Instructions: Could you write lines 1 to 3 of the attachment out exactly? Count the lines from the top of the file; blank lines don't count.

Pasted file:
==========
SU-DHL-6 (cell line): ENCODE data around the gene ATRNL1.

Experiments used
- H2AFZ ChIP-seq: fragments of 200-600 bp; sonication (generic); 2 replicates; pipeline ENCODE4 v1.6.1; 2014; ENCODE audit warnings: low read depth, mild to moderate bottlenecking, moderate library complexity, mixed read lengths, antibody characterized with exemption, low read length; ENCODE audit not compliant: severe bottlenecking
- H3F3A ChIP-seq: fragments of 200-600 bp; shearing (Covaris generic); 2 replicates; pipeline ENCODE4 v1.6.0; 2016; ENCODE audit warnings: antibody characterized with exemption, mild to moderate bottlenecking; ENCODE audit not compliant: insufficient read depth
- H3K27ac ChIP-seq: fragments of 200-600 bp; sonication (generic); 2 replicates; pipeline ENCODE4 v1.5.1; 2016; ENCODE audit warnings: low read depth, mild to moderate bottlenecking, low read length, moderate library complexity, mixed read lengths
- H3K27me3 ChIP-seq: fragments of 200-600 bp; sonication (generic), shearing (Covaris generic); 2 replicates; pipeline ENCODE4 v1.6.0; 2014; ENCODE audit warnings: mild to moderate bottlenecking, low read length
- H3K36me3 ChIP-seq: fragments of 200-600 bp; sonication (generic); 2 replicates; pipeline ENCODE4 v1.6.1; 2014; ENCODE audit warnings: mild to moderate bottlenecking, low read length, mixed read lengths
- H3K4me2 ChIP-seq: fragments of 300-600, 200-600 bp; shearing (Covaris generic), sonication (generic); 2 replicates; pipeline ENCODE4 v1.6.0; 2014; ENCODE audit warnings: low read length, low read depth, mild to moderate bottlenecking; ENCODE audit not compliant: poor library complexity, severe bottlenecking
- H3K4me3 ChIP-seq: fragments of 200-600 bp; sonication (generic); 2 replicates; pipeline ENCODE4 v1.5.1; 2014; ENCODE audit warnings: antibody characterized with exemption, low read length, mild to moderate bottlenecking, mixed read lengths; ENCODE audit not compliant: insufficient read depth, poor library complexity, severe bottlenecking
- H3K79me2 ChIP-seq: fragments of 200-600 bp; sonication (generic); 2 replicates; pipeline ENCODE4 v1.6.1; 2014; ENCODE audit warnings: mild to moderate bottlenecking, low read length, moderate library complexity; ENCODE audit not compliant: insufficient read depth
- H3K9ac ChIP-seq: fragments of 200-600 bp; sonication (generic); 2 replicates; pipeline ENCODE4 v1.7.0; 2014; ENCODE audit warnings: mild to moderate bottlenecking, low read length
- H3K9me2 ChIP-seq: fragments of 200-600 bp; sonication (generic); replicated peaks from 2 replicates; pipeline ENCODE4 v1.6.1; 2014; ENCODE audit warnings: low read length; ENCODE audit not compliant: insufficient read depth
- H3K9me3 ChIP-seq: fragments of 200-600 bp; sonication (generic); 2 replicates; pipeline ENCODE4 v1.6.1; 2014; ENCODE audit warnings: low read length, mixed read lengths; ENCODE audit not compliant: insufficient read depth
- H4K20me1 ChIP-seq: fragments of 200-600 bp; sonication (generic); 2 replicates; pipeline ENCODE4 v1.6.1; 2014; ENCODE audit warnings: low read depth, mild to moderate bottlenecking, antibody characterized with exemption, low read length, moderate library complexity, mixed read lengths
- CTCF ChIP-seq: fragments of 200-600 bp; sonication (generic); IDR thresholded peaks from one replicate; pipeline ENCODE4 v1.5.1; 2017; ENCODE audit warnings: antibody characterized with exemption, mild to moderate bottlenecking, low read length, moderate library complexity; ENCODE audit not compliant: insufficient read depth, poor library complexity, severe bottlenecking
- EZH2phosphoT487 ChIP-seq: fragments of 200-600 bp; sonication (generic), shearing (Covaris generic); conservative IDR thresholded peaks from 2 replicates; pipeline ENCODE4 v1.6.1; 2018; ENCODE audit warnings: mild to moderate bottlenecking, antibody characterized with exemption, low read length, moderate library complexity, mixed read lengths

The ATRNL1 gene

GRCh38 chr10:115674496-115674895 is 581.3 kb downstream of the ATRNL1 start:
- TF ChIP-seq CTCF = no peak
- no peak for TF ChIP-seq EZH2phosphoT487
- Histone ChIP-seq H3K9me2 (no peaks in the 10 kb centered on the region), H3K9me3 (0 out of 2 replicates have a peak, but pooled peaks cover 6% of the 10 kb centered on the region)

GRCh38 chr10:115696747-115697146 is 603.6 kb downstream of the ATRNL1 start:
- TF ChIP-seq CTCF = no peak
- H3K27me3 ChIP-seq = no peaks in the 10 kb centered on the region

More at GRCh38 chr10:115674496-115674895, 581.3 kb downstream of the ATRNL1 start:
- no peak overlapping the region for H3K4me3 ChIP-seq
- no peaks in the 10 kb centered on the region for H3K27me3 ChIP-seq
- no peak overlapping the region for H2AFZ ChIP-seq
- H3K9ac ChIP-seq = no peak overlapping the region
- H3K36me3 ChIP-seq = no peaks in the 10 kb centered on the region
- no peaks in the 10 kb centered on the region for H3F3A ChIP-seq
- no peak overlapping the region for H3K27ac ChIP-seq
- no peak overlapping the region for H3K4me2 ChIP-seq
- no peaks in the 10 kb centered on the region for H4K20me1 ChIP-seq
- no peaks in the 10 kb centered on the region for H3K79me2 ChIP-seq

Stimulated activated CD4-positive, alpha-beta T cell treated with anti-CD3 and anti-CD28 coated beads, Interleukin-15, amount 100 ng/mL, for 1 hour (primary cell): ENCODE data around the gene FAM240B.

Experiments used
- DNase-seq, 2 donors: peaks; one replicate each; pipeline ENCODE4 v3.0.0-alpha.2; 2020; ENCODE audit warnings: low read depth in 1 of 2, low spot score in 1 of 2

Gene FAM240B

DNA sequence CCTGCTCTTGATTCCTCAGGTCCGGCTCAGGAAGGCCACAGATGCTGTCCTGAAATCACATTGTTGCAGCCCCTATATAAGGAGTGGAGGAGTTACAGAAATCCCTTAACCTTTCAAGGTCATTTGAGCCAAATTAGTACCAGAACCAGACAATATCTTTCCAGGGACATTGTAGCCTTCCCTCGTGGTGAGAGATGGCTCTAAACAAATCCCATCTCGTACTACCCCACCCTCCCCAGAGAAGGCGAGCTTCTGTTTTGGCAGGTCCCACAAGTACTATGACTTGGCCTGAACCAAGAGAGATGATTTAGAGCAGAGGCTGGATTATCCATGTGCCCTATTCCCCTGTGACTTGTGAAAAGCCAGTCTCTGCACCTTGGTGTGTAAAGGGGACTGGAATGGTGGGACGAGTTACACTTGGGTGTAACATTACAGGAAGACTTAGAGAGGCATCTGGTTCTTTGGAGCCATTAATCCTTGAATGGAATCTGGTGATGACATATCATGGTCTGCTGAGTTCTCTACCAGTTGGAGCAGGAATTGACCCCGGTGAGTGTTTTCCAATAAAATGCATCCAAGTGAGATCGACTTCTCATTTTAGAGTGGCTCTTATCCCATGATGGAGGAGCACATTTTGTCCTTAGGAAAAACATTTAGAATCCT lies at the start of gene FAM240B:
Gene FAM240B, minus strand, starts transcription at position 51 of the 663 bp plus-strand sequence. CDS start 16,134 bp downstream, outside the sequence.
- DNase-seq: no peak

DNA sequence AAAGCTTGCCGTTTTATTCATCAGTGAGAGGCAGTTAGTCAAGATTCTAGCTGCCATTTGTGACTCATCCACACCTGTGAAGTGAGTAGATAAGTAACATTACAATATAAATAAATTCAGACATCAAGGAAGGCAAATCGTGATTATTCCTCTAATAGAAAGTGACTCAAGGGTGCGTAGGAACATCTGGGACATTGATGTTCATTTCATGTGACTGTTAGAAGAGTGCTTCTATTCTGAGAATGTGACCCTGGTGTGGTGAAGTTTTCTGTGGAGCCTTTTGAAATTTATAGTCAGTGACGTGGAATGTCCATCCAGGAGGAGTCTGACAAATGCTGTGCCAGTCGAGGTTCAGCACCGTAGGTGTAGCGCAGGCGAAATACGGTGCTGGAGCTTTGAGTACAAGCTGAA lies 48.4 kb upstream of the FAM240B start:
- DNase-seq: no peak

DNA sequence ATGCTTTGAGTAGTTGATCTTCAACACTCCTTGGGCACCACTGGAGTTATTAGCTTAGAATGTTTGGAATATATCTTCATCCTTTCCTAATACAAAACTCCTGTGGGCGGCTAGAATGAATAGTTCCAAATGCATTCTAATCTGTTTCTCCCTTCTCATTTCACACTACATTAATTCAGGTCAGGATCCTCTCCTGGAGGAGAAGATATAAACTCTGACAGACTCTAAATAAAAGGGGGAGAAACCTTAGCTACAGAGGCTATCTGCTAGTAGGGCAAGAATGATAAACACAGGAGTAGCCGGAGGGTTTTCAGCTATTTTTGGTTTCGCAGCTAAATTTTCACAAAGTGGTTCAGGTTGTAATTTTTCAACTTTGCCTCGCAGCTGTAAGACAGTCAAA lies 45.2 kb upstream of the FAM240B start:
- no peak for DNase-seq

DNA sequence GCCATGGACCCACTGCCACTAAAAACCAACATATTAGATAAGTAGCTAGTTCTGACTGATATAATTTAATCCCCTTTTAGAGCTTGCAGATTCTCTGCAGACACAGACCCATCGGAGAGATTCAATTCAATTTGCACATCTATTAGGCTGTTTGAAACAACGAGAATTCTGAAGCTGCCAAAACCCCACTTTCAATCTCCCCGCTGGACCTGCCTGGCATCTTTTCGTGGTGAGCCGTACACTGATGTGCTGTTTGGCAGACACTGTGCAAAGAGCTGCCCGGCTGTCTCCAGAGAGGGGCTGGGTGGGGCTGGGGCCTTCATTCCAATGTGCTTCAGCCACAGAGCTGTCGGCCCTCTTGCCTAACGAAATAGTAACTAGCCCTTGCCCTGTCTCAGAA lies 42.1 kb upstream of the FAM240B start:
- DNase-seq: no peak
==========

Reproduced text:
SU-DHL-6 (cell line): ENCODE data around the gene ATRNL1.

Experiments used
- H2AFZ ChIP-seq: fragments of 200-600 bp; sonication (generic); 2 replicates; pipeline ENCODE4 v1.6.1; 2014; ENCODE audit warnings: low read depth, mild to moderate bottlenecking, moderate library complexity, mixed read lengths, antibody characterized with exemption, low read length; ENCODE audit not compliant: severe bottlenecking